Tombs of Passage
In Ireland, you can find many different mounds and standing stone that are actually “passage tombs” consisting of one or more burial chambers covered in earth or with stone, and having a narrow access passage made of large stones. They usually date from the Neolithic Age, and are found largely in Western Europe. A popular one dating to 3200 BC is in Newgrange (photo on left). Passage tombs have also been found in France, Sweden, and other countries.
“The passage itself, in a number of notable instances, is aligned in such a way that the sun shines through the passage, into the chamber, at a significant point in the year, often at sunrise on the winter solstice or at sunset on the equinox. Many later passage tombs were constructed at the tops of hills or mountains, indicating that their builders intended them to be seen from a great distance.” (Wikipedia)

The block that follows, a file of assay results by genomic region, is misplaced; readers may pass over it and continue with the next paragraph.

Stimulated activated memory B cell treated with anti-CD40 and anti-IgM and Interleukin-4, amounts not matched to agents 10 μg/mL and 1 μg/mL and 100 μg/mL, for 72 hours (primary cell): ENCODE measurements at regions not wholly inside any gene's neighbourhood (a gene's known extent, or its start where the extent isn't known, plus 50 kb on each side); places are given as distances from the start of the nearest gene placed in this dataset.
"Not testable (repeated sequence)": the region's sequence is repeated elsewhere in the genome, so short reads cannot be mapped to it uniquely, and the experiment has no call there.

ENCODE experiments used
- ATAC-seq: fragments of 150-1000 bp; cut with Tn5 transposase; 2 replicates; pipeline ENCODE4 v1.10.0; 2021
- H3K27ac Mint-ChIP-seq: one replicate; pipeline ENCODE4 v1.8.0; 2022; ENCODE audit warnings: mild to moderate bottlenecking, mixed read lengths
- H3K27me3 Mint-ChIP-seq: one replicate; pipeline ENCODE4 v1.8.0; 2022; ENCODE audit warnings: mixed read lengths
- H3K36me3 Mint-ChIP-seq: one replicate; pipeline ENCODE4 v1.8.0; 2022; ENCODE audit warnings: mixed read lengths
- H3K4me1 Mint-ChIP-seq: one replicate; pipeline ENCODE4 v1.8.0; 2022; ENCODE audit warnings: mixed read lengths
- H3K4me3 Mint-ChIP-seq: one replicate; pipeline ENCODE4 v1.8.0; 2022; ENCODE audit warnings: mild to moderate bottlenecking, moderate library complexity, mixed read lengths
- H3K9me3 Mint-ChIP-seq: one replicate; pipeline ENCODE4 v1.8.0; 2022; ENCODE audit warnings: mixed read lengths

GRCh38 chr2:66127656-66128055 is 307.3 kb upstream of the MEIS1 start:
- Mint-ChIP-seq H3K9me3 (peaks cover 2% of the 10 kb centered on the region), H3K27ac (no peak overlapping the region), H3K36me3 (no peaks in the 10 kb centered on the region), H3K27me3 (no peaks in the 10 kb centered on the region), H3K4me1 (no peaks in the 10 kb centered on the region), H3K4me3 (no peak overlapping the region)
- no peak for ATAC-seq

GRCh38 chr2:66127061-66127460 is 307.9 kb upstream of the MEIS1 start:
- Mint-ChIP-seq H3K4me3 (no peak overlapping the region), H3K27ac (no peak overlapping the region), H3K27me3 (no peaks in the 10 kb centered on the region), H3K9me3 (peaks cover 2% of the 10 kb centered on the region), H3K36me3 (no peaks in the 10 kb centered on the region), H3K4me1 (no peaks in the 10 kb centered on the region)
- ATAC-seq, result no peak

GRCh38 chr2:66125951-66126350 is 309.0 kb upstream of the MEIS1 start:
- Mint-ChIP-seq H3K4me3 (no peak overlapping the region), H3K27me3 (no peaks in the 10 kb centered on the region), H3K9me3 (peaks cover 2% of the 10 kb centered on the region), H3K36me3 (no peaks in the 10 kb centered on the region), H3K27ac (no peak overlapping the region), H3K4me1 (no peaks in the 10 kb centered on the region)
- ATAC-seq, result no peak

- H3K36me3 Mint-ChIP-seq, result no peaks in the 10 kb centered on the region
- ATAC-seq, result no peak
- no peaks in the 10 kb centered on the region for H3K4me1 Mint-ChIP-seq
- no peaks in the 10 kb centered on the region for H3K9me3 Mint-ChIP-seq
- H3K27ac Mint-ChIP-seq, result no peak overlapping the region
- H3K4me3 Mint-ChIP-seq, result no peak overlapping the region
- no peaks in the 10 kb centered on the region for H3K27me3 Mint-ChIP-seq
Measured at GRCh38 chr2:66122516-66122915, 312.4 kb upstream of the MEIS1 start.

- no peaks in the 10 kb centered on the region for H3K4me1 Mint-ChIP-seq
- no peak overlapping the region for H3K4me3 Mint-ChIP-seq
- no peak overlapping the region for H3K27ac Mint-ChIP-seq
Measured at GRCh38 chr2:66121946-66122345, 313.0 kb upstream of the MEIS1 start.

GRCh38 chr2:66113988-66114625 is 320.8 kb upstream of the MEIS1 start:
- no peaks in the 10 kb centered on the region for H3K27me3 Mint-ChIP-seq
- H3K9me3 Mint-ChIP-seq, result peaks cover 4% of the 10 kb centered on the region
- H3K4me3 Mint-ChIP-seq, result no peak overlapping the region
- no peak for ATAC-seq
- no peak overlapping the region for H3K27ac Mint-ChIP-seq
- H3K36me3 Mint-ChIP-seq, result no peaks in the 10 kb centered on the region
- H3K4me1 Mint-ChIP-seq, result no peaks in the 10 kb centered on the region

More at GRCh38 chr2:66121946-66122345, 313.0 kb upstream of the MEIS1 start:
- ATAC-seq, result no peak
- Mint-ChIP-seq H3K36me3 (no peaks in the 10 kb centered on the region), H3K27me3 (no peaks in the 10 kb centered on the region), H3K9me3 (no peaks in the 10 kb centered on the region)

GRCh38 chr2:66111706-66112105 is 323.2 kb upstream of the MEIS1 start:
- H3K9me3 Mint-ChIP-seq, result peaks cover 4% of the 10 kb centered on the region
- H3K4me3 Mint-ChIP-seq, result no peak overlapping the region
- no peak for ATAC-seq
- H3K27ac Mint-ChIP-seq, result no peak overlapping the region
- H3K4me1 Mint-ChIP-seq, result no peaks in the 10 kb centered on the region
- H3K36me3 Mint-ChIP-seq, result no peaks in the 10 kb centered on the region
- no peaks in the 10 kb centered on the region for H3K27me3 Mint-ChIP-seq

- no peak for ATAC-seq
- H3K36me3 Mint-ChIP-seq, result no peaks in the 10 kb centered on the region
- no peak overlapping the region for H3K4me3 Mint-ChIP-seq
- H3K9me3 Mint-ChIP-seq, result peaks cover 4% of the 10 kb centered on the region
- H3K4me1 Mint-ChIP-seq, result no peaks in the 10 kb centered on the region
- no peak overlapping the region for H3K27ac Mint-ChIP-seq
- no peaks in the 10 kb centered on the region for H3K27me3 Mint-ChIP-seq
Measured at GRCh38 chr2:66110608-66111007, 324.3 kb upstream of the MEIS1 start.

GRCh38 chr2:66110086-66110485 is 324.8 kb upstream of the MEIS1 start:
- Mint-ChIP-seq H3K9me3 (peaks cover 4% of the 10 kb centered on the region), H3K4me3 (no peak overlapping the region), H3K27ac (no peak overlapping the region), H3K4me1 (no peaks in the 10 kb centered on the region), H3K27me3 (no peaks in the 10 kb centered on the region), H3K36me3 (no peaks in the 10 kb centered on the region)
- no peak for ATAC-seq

Aside from my Irish ancestry, I found these fascinating. In some instances, they provided “the light at the end of the tunnel” but many contain megalithic art in the form of spirals, suns, and astronomical drawings. I always thought they mirrored the “passing through” of death into life.
I chose my favorite picture to use at the top of my blogs in the fanciful hope that you would join me as we journey from a curious idea down a passage of exploration into the light of knowledge. Sorry, no artifacts. That “wanting to know more” is what makes us unique, both as writers and as humans. I often think of Caden’s Corridor as a time tunnel from what is into whatever may be.
Yes, there is life after writing. But first, you have to suffer. You have to find the courage to walk into the darkness. You have to die a little. But oh, the joy when you come out the other side into the light with the perfect sentence, a long-awaited answer, or better still, a great idea!